In my recent peek at innovation in the biofuels space, I noted pipeline limitations as one problem faced by the present ethanol crop. Today, I'd like to flesh out that issue a bit, examining some recent developments both here and abroad.
Ethanol's not easy to expedite
Two properties of ethanol create potential headaches for pipeline operators. One is that the fuel tends to pick up leftover water and other impurities as it moves through a pipeline. This makes it difficult to introduce ethanol into a multi-product pipeline, even though Kinder Morgan Energy
The contamination problem makes a pretty strong case for dedicated ethanol pipelines, but that's where corrosion concerns come in. The fuel's corrosivity raises pipeline integrity issues, making it difficult for pure or 95%-pure (E95) blends to run through today's pipes without cost-prohibitive modifications. The Association of Oil Pipe Lines, which is studying both the product quality and corrosion issues, is only just getting comfortable with running 10% ethanol/90% gasoline blends (E10) through existing pipelines.
There's been plenty of chatter regarding dedicated ethanol pipelines this year, but little action so far. Profit machine Kinder Morgan has hinted at overhauling an existing product pipeline system to handle ethanol exclusively, while Magellan Midstream Partners
Pour a little sugar on it, honey!
It all goes back to the oil shocks of the early 1970s. Unlike our nation, which dallied in various alternative energy pursuits only to abandon them when oil got cheap again in the '80s, Brazil chose a renewable energy path and stuck to it. Fast-forward to the present, and nearly nine out of every ten new vehicles sold in Brazil can run on ethanol. These so-called "flex fuel" vehicles are expected to comprise a majority of the country's fleet within five years, and recent reports indicate that the nation's cheap, sugarcane-derived ethanol is already outselling gasoline.
With increasing biofuels mandates around the world, Brazil finds itself in a prime position to begin seriously ratcheting up its ethanol export capacity. Even the current U.S. tariff on Brazilian imports doesn't look to be a significant barrier to this export initiative -- which brings us back to the matter of pipelines.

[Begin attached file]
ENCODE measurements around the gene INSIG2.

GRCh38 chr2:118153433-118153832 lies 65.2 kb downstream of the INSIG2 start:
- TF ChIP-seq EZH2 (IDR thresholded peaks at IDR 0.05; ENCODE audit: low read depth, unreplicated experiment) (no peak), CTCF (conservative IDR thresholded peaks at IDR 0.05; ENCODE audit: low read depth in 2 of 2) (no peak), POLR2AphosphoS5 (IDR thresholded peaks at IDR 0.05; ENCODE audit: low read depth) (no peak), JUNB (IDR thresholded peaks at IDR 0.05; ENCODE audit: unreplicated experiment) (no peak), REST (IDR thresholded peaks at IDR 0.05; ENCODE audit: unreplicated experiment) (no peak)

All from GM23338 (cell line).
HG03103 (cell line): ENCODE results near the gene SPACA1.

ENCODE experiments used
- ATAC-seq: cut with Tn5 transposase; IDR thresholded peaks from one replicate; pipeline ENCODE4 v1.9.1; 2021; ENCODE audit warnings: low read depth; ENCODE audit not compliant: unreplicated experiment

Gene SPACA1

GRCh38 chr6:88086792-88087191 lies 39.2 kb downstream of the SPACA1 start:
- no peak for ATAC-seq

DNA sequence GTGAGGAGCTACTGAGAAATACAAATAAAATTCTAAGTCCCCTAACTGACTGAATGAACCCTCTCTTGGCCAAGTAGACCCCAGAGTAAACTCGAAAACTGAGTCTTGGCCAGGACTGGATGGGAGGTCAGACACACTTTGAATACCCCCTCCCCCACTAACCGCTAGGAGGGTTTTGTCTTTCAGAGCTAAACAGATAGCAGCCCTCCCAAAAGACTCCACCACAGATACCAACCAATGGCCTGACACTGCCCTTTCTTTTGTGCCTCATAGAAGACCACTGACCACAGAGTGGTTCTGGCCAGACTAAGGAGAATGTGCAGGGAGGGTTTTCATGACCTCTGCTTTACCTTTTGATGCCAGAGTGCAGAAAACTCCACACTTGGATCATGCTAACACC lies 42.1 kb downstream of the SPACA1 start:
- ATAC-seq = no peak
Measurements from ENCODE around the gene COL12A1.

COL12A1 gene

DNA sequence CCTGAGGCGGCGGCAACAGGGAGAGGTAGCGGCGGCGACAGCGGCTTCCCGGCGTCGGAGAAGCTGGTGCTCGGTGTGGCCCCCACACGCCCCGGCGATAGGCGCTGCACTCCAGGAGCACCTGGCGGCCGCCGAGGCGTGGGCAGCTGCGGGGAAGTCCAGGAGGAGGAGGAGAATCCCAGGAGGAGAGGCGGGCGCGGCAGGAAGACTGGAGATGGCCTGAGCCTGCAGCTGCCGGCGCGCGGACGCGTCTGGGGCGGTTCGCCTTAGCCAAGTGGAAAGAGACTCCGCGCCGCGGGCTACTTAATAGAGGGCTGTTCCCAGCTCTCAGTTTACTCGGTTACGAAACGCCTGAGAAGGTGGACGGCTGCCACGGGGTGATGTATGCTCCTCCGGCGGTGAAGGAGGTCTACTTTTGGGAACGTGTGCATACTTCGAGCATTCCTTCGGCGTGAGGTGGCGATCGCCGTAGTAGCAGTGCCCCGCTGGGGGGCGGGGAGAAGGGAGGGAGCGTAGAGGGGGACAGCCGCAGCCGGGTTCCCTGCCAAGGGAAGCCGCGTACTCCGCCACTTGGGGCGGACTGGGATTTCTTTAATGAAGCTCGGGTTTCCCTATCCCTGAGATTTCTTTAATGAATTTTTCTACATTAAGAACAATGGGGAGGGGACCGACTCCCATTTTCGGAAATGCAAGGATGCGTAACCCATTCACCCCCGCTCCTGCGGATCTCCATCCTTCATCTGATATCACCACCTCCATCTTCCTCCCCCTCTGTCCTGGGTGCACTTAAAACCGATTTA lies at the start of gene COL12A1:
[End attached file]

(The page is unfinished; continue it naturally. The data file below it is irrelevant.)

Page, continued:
Brazil has been piping ethanol around for decades. Even there, the fuel's movement has generally been limited to multi-product pipelines, and the country has no magic fix for the quality issues we talked about earlier. Ethanol and gasoline get mixed together, but that's tolerated locally because all gasoline in the country is blended with ethanol. Quality control becomes more significant when international standards come into play.
In order to economically ship massive of quantities of ethanol out of the country, Brazil needs dedicated ethanol pipelines. The first of these systems, which is to run from inland sugarcane-producing regions to the country's coastal offloading terminals for shipment overseas, was initiated last year by Petrobras
More narrowly focused sugarcane ethanol player Cosan
What's coming down the pipe
While U.S. ethanol pipelines may look like little more than pipe dreams today, our government's Renewable Fuels Standard guarantees that ethanol production will keep cranking higher. Whenever dedicated pipelines become more practical, first-movers like Kinder Morgan ought to be well-prepared to carve out strong market positions. Others will find our neighbors to the south happy to guide them through the construction process -- for a price.